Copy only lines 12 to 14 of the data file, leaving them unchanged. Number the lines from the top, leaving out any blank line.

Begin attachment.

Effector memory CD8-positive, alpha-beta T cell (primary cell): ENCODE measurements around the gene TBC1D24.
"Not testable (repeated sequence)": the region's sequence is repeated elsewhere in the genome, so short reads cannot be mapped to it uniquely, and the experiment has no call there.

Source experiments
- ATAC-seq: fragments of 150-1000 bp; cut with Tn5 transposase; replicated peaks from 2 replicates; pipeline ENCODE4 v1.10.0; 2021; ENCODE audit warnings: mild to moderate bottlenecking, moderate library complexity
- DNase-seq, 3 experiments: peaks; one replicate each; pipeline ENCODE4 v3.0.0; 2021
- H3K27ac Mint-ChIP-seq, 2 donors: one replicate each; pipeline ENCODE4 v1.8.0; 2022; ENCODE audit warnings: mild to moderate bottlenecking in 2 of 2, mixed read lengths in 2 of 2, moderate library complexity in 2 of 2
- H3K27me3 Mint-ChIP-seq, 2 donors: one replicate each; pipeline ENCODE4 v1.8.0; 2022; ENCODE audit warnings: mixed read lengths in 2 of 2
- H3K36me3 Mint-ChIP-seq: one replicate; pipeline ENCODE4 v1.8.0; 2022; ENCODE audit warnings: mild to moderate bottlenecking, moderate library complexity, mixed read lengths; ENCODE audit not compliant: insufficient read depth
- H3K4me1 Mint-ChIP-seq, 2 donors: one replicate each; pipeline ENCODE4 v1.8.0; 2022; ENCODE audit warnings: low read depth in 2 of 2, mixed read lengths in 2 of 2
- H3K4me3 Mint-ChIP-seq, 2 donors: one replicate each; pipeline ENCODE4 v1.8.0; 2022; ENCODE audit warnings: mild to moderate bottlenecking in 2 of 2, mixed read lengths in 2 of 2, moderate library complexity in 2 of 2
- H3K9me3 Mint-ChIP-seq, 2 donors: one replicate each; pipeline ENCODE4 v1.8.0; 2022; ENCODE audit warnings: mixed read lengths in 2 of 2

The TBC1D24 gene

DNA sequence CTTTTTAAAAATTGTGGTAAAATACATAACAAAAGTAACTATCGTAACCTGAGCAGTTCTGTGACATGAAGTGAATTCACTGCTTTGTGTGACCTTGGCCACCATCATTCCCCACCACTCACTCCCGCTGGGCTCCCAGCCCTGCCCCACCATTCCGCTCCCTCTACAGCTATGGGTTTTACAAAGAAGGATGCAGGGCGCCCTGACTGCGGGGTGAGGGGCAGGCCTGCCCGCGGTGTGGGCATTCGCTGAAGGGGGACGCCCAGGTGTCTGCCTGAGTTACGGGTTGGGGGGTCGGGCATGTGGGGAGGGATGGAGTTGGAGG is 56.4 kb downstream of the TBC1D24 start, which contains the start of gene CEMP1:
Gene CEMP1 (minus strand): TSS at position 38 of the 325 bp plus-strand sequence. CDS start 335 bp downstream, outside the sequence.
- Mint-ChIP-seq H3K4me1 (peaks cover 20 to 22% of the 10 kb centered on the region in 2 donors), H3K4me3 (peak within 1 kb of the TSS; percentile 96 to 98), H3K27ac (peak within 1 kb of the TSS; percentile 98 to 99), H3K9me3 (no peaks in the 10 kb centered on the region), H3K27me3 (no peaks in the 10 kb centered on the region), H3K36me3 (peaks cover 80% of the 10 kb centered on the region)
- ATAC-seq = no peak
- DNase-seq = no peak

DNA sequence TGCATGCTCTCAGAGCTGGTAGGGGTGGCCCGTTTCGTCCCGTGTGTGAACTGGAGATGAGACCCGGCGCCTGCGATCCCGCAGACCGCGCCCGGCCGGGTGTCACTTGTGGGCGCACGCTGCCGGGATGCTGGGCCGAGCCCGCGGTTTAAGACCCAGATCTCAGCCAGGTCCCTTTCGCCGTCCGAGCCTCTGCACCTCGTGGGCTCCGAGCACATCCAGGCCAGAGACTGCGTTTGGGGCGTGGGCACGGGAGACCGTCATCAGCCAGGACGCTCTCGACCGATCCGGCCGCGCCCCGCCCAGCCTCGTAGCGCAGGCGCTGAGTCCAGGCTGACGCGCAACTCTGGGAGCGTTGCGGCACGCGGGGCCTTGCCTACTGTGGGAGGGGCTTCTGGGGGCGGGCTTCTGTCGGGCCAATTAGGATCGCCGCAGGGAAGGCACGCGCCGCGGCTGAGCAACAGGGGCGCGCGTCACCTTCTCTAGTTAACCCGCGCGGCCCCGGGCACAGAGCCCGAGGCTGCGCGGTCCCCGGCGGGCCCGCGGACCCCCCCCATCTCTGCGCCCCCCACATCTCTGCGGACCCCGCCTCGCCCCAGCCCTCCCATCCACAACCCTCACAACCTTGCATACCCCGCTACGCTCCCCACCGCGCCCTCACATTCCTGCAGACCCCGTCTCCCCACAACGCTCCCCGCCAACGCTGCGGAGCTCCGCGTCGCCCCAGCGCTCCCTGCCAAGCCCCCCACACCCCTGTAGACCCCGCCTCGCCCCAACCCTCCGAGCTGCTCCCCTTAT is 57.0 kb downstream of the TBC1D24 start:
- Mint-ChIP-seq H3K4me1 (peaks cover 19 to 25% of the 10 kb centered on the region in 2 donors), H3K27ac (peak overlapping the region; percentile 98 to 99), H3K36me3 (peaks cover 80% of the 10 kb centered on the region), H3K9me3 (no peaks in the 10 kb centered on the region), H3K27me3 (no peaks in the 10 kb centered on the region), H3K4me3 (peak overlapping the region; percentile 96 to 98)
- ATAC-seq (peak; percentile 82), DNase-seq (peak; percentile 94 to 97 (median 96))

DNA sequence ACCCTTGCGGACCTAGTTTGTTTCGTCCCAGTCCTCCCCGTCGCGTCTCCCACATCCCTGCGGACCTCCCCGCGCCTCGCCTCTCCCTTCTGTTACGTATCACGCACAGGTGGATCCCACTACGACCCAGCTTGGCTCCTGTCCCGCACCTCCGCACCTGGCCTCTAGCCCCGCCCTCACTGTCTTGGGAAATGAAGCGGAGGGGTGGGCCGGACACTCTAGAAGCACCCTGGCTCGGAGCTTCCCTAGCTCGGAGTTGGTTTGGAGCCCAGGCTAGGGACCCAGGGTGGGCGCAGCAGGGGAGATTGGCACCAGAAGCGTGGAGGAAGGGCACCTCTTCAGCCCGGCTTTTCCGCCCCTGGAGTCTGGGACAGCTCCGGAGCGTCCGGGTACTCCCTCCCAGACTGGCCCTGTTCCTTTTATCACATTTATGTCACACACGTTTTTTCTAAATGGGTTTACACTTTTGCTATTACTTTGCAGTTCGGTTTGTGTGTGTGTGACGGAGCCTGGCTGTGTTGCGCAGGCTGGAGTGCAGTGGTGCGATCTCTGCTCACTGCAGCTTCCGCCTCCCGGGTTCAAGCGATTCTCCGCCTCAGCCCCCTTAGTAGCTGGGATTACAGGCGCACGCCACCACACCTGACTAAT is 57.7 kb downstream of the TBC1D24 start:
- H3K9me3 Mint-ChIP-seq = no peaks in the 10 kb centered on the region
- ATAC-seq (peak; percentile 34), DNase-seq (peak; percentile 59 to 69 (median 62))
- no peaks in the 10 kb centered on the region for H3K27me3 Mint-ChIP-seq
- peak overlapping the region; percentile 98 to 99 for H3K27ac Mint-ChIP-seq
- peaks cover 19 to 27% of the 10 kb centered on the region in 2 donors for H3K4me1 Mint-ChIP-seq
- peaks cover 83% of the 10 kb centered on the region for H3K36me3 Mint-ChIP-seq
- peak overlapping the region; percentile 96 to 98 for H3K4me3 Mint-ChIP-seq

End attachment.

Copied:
The TBC1D24 gene

DNA sequence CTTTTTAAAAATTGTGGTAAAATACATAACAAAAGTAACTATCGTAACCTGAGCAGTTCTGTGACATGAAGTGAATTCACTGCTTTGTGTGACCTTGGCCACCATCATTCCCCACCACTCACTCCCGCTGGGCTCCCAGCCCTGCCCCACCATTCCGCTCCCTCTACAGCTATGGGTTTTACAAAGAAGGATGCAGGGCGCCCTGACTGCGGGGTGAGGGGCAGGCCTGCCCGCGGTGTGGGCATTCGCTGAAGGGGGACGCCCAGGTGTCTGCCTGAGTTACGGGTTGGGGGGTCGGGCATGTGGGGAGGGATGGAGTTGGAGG is 56.4 kb downstream of the TBC1D24 start, which contains the start of gene CEMP1:
Gene CEMP1 (minus strand): TSS at position 38 of the 325 bp plus-strand sequence. CDS start 335 bp downstream, outside the sequence.